Update, Wednesday, 12:25 p.m. PT: Shake Shack announced that the Seattle location will open Thursday, Oct. 11, at 11 a.m.
Original story: Dick’s, Red Mill, Burgermaster, and others take note: Shake Shack is making a serious statement with its debut in Seattle.
The New York-based chain with a cult-like following is set to open this month in the heart of Amazon’s sprawling urban campus. It’s the first Washington-based location for Shake Shack, which launched in 2004 and has more than 180 restaurants worldwide.
GeekWire got a sneak peek — and taste — of the new fast food joint before it opens to the public.
If our dining experience on Thursday and the fervor around Shake Shack’s special preview event this past summer was any indication, the new eatery will surely draw a crowd — especially for any Amazon employees who enjoy a good burger.
“My engineering team is so stoked for this, you don’t even know,” one happy customer said to a Shake Shack employee during our visit.
Those familiar with Shake Shack will recognize the green logo and staples such as the classic ShackBurger and crinkle-cut fries. But what sets this location apart from fellow Shake Shack locations — and perhaps other top Seattle burger spots — is the Montlake Double Cut.
Priced at $10.99, the mouth-watering double-patty delight is a beautiful beast of a burger that features local ingredients, all the way down to the fresh ground meat. For the first time, Shake Shack is sourcing beef from a local farm, thanks to some help from a Seattle startup.
Founded in 2015 by veteran tech entrepreneurs Ethan Lowry and Joe Heitzeberg, Crowd Cow is a digital butcher platform that aims to change how people shop for quality beef products. It lets meat lovers choose beef varieties and cuts and help crowdfund a sustainably-raised animal from independent ranchers. The 30-person company is backed by investors such as Ashton Kutcher, Joe Montana, Madrona Venture Group, and Guy Oseary’s Sound Ventures. It also won the Startup of the Year Award at the 2018 GeekWire Awards.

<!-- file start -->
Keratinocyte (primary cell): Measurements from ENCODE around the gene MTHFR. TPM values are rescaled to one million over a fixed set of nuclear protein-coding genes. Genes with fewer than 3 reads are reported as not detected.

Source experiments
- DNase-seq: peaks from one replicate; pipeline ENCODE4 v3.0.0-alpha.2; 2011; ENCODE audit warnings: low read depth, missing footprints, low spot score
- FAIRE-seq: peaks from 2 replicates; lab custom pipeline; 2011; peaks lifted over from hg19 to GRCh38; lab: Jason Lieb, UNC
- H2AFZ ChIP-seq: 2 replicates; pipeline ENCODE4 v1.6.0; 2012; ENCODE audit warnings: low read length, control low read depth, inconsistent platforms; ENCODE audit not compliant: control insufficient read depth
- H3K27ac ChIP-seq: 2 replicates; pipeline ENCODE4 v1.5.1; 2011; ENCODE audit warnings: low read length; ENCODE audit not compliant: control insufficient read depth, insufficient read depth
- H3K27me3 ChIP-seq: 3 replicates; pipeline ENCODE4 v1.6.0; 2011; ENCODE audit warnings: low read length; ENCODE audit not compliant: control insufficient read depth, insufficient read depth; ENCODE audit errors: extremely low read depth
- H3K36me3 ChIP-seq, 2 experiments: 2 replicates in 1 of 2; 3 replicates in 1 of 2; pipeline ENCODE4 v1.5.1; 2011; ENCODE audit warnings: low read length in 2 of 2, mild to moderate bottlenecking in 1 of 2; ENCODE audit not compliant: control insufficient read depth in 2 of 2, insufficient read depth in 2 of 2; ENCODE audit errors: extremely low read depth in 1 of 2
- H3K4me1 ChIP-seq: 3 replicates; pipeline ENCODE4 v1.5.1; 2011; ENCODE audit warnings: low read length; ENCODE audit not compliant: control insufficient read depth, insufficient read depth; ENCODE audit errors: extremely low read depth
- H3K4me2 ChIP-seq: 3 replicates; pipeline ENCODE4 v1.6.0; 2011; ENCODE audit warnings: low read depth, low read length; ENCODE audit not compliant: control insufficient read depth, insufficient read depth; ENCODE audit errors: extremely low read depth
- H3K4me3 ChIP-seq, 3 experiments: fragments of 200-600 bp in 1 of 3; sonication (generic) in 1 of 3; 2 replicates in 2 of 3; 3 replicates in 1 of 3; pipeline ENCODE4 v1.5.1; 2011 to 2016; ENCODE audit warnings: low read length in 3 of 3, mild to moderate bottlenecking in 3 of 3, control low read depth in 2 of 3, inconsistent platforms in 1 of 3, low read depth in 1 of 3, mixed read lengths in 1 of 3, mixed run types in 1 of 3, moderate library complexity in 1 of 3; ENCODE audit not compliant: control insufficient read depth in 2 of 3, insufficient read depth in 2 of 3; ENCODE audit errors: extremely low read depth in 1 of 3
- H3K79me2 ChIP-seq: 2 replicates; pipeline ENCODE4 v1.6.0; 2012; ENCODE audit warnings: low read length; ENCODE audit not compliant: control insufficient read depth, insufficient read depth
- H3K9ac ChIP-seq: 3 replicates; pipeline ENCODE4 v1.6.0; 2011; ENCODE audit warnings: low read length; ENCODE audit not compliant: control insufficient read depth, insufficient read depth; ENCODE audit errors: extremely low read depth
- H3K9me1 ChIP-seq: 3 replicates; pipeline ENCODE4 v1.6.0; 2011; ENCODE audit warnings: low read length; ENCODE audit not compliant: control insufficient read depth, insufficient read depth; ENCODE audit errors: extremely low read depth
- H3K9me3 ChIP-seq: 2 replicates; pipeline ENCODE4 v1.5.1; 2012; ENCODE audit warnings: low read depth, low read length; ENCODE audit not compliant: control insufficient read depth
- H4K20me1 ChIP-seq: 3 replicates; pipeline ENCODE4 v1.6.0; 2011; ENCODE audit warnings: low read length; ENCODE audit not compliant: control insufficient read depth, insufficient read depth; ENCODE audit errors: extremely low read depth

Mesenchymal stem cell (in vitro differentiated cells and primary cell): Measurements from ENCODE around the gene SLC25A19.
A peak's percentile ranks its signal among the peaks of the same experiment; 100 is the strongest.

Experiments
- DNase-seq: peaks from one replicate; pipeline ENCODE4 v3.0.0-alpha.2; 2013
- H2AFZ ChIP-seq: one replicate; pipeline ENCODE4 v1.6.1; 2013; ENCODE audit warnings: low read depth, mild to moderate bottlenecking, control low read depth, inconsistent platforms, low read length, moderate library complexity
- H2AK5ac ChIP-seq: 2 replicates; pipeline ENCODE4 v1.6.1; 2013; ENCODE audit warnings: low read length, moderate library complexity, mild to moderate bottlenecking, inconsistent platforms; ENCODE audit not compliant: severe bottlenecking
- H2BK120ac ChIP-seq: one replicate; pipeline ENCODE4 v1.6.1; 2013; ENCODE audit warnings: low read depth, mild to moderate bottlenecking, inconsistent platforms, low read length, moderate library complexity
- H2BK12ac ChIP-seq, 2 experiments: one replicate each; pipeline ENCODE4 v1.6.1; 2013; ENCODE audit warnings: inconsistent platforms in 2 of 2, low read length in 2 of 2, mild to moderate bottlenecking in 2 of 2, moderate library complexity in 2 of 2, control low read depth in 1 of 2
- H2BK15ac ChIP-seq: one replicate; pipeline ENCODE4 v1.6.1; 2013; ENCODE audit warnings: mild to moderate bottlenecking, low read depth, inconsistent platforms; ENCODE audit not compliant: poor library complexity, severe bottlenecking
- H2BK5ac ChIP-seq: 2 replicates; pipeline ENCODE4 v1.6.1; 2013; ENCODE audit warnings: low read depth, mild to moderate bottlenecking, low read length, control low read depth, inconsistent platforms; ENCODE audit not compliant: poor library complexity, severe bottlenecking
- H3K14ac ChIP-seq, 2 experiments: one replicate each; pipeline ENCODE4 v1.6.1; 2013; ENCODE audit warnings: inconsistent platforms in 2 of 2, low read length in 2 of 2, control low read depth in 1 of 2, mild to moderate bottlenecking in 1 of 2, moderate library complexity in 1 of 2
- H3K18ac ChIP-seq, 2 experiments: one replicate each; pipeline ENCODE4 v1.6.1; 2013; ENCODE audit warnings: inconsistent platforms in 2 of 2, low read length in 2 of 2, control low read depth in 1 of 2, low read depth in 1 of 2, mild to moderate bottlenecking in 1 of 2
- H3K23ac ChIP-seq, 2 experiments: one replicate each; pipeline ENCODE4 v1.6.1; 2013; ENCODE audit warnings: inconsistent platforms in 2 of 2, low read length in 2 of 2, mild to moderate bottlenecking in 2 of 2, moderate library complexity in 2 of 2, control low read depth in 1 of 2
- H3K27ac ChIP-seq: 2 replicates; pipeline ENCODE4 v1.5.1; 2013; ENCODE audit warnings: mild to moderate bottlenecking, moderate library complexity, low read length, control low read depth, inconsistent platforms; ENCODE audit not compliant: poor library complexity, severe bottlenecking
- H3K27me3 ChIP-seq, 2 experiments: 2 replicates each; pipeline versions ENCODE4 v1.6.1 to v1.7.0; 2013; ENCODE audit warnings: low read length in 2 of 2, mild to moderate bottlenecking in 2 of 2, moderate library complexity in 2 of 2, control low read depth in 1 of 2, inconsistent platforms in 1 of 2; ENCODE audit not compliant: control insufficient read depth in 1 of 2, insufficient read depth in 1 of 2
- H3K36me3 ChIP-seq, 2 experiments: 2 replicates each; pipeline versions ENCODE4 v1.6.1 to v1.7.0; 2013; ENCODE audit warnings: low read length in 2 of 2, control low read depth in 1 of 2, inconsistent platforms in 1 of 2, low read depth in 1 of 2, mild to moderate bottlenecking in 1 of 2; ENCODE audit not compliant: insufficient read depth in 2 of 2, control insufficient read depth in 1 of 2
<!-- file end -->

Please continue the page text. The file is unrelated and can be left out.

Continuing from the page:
Crowd Cow helps Shake Shack source grass-fed, pasture-raised beef for the Montake Double Cut from two Washington cattle farms. The startup is also selling the same beef on its website.
Lowry told GeekWire that ground beef is Crowd Cow’s “secret weapon.”
“Shake Shack knows all about excellent burgers, and they really understand the difference great ingredients make,” Lowry said. “We were thrilled they wanted to work with us on this, and create something as decadent and delicious as the Montlake Double Cut.”
Customers will recognize a quality difference after their first bite into this juicy burger. Shake Shack also uses a unique cooking method, smashing a ball of meat on a hot griddle to create a sear.
The intense beef taste is matched by two gooey melted slices of “Just Jack” from Beecher’s, the famous Seattle handmade cheesemaker. Caramelized onions cooked with yeast help give the burger a savory umami flavor. A slightly-sharp grainy mustard mayo is used to coat two soft buns freshly baked by Macrina Bakery, another long-time Seattle favorite.
“This is the only Shake Shack in the world where you can get a special burger using local meat, local bun, and a local cheese,” said Mark Rosati, culinary director at Shake Shack. “This is a game changer for us.”
It’s a fantastic concoction that will be made on a limited basis — only 100 will be sold each day. Some of the thousands of blue-badged Amazon employees working in the neighborhood may snag them up each day before dinner patrons have a chance.
This Shake Shack will also serve regional beers from Fremont Brewing, Black Raven Brewing, Aslan Brewing Co. and Reuben’s Brews, as well as frozen custard treats from Seattle-area makers including Sea Wolf, Theo’s and A la Mode.
One potential downside of the new restaurant is its size. The 3,015 square-foot space, located at a rare standalone building in the heart of Denny Triangle, will surely get cramped during busy hours.
Shake Shack is using technology at a handful of its locations, including Seattle, to get lines moving faster. Customers order at one of seven tablet kiosks that, based on my experience, offer a slick and easy ordering process with nice photos and simple navigation. A text message notifies you that the food is ready. There is one cashier available for those that want to pay with cash.
On the company’s earnings call this past July, Shake Shack CEO Randy Garutti said the kiosks are a way to reduce payroll costs, particularly in markets that have high labor costs. But he added that “what really we’re trying to do with the kiosks is make sure our guests love it.”
Shake Shack also plans to launch its mobile app for the Seattle location. The app, which debuted 18 months ago, lets customers order ahead and pick up their food at the time of arrival, similar to technology being developed by other companies including Starbucks and McDonalds. Garuitti said Shake Shack will also offer a browser-based option for ordering later this year.
The Seattle location originally was set to open the weekend of Oct. 6, but got pushed to Oct. 11. It’s located at 2115 Westlake Ave. and will be open from 11 a.m. to 10 p.m. Sunday through Thursday, and until 11 p.m. on Friday and Saturday.